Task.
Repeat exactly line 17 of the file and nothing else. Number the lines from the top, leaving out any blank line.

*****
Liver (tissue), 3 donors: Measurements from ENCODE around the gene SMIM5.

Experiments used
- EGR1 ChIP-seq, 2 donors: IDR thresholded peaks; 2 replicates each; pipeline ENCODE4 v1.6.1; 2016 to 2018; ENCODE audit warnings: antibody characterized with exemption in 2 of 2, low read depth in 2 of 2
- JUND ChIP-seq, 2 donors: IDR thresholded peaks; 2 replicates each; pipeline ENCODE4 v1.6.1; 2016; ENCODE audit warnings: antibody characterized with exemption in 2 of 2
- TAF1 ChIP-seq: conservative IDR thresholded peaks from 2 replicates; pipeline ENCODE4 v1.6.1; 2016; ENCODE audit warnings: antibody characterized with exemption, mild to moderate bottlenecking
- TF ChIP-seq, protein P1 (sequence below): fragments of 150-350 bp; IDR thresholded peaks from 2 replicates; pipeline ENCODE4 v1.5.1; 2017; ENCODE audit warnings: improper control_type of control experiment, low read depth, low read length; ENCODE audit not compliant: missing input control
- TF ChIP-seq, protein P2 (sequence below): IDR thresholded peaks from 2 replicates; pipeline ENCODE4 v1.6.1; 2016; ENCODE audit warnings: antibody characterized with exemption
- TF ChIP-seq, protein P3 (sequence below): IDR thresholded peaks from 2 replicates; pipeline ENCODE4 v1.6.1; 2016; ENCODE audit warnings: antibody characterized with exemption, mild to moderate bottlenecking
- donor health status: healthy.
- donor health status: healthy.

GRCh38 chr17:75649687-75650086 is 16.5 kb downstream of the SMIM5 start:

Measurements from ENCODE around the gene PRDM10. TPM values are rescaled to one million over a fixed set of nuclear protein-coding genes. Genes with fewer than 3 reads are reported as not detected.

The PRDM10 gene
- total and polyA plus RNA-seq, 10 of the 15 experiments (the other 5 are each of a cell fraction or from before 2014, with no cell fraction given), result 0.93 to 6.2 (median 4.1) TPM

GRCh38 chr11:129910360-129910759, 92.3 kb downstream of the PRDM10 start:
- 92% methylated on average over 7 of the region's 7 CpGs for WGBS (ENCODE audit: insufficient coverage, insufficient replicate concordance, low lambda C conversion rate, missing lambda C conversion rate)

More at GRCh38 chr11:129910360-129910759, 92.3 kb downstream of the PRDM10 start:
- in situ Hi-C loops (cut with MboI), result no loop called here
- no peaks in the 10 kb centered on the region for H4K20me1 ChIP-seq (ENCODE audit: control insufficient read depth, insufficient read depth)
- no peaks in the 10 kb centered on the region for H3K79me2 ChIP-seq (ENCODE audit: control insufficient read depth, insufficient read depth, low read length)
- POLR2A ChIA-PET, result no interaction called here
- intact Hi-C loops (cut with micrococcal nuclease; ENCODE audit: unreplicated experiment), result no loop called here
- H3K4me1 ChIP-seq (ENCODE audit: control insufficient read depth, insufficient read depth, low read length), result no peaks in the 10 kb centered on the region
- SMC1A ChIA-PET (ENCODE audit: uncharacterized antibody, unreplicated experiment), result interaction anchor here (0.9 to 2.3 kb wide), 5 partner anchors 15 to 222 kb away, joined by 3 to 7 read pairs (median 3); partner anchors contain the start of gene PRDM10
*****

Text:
More at GRCh38 chr11:129910360-129910759, 92.3 kb downstream of the PRDM10 start: